Software Testing for Scientists
An straightforward guide to testing strategies for scientific programmers
I am currently reading the book "Software Engineering for Science." It is one giant complaint about how scientists are terrible at writing maintainable code for themselves. I won't go into all the pain, but I do recognize that pain deeply and have written about it elsewhere. Right now I am reading this book hoping to find solutions. So, what's the proposed solution? The book doesn't provide a simple answer, but one recurring topic is "testing, testing, TESTING!" So, let's talk about testing!
Why don't scientists test their code? Well, it turns out that most scientists do not have a software engineering background, yet they find themselves writing code and software for their work. Alternatively, they may collaborate heavily with software engineers, either in academia or in the industry. If you find yourself in this scenario, you probably don't have the time to suddenly obtain a computer science degree, but it's beneficial to learn a few tricks from the professional software development community. As mentioned, the primary skill to acquire is software testing.
(As always I want to repeat that when I talk about "scientists", this may refer to anyone who uses modeling techniques and computational thinking in their daily job. This can include data scientists, requirements engineers, business analysts, financial quants or anyone else. See My Target Audience article.)
I know from experience that scientists often use manual testing strategies. In this article I will share a few simple steps that you can take to improve the correctness of your code, thus making you and all your colleagues trust the results of your work. Without trust, people will stop using the software you develop. That's a shame.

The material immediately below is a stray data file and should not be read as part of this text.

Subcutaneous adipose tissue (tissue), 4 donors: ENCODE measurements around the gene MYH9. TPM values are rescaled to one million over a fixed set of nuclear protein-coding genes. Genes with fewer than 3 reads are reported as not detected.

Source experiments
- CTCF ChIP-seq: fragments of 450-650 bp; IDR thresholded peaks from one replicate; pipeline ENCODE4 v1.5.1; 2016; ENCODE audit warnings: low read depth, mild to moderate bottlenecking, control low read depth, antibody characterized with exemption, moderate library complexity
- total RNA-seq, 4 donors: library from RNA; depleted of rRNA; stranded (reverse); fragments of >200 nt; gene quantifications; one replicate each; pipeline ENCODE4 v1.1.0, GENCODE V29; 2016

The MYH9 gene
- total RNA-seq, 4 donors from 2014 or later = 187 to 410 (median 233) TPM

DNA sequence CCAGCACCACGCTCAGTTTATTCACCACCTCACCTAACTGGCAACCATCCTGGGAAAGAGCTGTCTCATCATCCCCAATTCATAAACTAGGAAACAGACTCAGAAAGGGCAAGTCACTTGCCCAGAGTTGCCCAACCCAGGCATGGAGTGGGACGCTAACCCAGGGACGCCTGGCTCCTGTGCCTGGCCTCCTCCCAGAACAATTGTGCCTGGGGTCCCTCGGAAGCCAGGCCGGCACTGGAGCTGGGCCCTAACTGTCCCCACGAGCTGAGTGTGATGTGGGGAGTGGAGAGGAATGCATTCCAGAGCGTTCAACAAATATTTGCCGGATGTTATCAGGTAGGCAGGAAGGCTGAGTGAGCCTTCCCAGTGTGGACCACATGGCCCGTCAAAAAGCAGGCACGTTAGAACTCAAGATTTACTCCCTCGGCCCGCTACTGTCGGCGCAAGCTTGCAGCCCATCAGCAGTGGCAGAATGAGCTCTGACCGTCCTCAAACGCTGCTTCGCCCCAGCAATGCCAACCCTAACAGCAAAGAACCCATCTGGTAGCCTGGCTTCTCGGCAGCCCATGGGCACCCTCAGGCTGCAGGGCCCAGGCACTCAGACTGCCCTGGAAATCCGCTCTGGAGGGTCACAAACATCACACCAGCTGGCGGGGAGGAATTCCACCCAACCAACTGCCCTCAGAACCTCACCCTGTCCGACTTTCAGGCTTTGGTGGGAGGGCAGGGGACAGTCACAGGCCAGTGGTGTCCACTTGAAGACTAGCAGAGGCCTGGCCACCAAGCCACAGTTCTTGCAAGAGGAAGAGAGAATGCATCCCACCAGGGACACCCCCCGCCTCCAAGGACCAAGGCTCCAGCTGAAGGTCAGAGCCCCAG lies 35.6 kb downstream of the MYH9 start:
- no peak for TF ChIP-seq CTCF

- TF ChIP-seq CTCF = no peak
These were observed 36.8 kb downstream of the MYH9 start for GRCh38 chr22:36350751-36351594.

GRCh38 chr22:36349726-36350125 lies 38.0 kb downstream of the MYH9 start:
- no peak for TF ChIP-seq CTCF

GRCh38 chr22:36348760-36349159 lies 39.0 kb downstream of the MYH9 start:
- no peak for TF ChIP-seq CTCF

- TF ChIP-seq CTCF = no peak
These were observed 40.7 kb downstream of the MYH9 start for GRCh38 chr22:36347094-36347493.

Tests also help to "refactor" the code, you can change the code, quickly check all tests pass, and be confident about your changes. Since your code will change a lot during your work, the peace of mind you gain from knowing everything is working is absolutely worth the effort of learning about a few software test strategies.
Some people even believe that writing tests will make the code more usable, more modular and improve the overall software architecture. So plenty of reasons to test.
There was a time that I didn't write any tests for my code. Several times it was pointed out to me that software testing is a good practice. I never really started, or started only half-heartedly. At some point I was working with a lot of software engineers, and they all got a course in test-driven development (TDD), so I promised to try TDD in a new project. At the start it was painful to change my way of working, but after a while I got the hang of it and I have been writing tests ever since. The main benefit for me is that I do not have to keep the whole codebase in my mind anymore. I can just focus on the a small portion, make it work, and then see if I didn't break anything by running the tests. Before, when I didn't have any tests, I would have to consider all dependent code in my mind, and start checking manually whether those other pieces of code still worked. The tests help me relax and save literal headaches.
So the first advice is simple: if you ever find yourself running the same manual tests, for example by executing a function with example inputs and checking that the output matches your expectation, then it's time to automate that manual work by writing explicit tests!
There are many other benefits to automated testing, but the primary reason to get started as an individual is simply to save yourself the effort of running endless scenarios by hand from memory. Manual testing is un-scalable as the code base grows. How can you be sure you didn't break something a colleague of yours is using?
Fully automated testing
Writing tests and running your tests manually is a big step up from having no tests at all. Unfortunately people can forget to run the tests. To increase the confidence in your code, you can automate the tests for every change that is made to your software, and only allow changes that pass the tests.